When lights go out at the Circuit Paul Ricard in Le Castellet this Sunday, 24 June, Formula One will be embarking on more than just the first French Grand Prix in a decade — it will begin a marathon three grands prix in three weekends.
Such an ambitious undertaking of races is unheard of in modern Formula One — the effort required to move across nations and continents in as little as 48 hours makes joining even two race weekends a logistical miracle — but the sport’s unwillingness to clash with the FIFA World Cup has forced its hand.
The World Cup, running from mid-June to mid-July, coincides with what is usually one of the busiest parts of the F1 season as the sport flits between neighbouring European destinations, but the scheduling of the World Cup final on 15 July presented the sport with a major headache given a clash would likely leave any grand prix substantially worse off.
But with teams keen to preserve the three-week August break for the record-equalling 21-race season and with six of the nine races after the break already paired on back-to-back weekends, the F1 felt it had little choice but to lay down a taxing gauntlet of three consecutive races in France, Austria and Britain and hope for the best.
“It was an emergency measure,” F1 motorsport boss Ross Brawn told German television after the calendar was handed down last year. “The World Cup presented us with a very unusual problem … and it would have been very unfair to have run the race on that weekend.
“We could only solve that by having three races in a row, but it’s not something we want to repeat in the future.”
Brawn is wary of the schedule for good reason, with the ever-lengthening calendar trying team personnel past breaking point.
With race weekends generally demanding attendance from Wednesday to Sunday and with the addition of preseason and in-season testing staff can easily spend more than half the year away from home.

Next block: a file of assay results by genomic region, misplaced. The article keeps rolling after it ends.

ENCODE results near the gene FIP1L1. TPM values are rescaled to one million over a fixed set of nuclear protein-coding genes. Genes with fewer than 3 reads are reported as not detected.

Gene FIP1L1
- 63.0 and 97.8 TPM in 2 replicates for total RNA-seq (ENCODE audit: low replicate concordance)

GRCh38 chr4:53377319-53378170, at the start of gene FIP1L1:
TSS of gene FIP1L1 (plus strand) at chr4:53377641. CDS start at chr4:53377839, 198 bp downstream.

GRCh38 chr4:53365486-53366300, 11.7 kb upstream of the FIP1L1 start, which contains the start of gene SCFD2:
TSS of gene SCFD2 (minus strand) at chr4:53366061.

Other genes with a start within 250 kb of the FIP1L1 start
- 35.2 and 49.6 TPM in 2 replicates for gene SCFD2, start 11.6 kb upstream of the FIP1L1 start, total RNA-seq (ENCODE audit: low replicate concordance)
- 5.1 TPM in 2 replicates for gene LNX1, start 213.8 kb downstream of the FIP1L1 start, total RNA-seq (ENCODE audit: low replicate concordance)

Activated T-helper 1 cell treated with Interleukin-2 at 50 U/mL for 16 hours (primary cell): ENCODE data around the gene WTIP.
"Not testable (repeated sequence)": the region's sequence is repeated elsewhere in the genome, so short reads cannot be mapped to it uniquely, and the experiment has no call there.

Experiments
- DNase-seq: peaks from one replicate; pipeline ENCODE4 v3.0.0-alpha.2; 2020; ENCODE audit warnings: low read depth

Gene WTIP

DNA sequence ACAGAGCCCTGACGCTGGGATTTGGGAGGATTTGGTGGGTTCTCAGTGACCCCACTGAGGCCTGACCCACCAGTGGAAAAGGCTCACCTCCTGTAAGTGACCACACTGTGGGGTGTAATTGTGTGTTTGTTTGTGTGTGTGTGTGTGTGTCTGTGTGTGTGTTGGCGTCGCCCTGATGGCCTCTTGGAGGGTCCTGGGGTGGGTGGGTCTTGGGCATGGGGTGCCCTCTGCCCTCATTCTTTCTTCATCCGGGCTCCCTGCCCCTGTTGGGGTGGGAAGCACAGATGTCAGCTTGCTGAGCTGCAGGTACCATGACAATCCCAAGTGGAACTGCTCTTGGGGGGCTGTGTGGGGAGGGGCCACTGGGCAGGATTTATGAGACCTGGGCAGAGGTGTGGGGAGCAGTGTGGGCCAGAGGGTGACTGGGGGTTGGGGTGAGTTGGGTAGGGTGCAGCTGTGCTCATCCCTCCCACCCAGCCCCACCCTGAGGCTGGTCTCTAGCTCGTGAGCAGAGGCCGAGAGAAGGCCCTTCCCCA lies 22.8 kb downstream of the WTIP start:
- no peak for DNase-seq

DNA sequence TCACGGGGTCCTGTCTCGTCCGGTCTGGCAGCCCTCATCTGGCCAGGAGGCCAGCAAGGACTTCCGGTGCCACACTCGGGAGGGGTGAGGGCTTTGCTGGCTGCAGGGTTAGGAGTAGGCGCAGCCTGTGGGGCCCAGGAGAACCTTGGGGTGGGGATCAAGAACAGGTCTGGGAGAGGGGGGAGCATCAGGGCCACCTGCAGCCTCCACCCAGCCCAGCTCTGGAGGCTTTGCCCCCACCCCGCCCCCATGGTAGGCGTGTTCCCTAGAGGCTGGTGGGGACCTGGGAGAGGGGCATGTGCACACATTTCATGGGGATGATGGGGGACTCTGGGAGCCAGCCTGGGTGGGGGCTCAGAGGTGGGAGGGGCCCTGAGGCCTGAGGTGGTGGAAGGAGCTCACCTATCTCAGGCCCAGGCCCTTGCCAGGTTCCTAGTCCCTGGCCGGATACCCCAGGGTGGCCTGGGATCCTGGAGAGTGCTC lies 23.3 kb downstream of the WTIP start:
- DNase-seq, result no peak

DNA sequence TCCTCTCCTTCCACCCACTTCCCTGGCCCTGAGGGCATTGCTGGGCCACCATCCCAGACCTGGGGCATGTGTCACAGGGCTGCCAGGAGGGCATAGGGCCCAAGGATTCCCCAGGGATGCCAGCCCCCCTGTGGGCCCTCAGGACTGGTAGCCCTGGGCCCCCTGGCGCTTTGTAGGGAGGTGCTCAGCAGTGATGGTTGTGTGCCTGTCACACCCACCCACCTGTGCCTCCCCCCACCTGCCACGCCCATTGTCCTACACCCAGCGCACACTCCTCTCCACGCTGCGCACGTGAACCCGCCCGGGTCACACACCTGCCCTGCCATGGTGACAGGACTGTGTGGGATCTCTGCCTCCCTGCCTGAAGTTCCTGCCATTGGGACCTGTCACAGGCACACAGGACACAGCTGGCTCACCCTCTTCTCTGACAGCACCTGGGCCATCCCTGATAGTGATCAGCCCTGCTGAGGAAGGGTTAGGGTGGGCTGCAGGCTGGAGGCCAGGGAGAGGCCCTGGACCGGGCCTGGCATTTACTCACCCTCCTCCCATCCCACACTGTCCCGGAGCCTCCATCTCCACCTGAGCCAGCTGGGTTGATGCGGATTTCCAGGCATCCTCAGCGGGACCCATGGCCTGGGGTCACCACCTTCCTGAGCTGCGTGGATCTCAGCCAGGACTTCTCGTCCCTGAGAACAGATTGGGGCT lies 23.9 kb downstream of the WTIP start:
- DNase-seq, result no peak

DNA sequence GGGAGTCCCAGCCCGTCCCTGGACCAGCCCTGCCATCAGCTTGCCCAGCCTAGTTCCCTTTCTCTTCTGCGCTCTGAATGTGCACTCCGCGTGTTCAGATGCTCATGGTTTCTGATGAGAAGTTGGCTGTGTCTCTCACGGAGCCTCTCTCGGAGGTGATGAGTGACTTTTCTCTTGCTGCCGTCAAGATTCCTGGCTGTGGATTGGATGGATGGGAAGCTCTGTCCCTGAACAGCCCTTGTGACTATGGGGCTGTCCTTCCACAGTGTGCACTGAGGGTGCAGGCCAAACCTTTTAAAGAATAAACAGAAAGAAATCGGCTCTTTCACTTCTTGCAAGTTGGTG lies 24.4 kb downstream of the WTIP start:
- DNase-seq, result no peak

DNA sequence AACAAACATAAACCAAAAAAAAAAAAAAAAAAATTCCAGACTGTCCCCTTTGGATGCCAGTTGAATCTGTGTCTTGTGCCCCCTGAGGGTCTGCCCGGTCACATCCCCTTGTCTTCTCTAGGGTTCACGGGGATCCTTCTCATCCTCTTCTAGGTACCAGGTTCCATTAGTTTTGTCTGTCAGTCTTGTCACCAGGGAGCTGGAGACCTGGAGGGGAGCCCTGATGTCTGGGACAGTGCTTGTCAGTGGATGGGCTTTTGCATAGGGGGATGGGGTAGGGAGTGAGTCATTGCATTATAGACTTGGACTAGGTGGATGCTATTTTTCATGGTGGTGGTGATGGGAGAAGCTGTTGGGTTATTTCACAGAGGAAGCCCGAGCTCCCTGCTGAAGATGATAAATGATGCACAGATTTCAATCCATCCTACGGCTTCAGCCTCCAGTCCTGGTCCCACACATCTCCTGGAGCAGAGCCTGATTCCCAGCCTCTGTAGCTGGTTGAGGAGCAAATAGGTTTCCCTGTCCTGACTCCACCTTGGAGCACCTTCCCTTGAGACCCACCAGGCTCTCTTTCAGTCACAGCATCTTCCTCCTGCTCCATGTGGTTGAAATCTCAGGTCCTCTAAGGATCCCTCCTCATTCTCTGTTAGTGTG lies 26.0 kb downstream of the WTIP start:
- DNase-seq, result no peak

The ratio of races outside of Europe is particularly straining. This season 57 per cent of the 21 grands prix will take place off the sport’s home continent, up from 44 per cent 10 years ago and 31 per cent in 1998.
How the teams handle the three consecutive races, plus the back-to-back German and Hungarian grands prix, making five races in six weekends, will likely affect how aggressively Formula One pursues its aim to expand the calendar, though the under-consideration 2019 schedule already includes a new Miami Grand Prix, subject to a final deal being struck with the American city.
But taxing or not, the upcoming three races will undoubtedly have an effect on the finely balanced drivers and constructors standings, in which Sebastian Vettel leads Lewis Hamilton by one point and Mercedes leads Ferrari by 17.
The Circuit Paul Ricard is a fast and sweeping track that will favour engine performance and aerodynamic efficiency, and though Ferrari has proven over the first third of the season that its power unit is now a match for Mercedes, the German marque will be bringing a new engine to France after delaying an upgrade in Canada.
Moreover, Mercedes’s long wheelbase car is at home on the French circuit’s long bends, which will engender hope in the team that it can win its first race in more than a month.
But with Formula One cars last having tackled the full Circuit Paul Ricard in 1985, the French Grand Prix will be a step into the unknown for all teams, with the fastest thinkers amongst the frontrunners best placed to reap maximum points.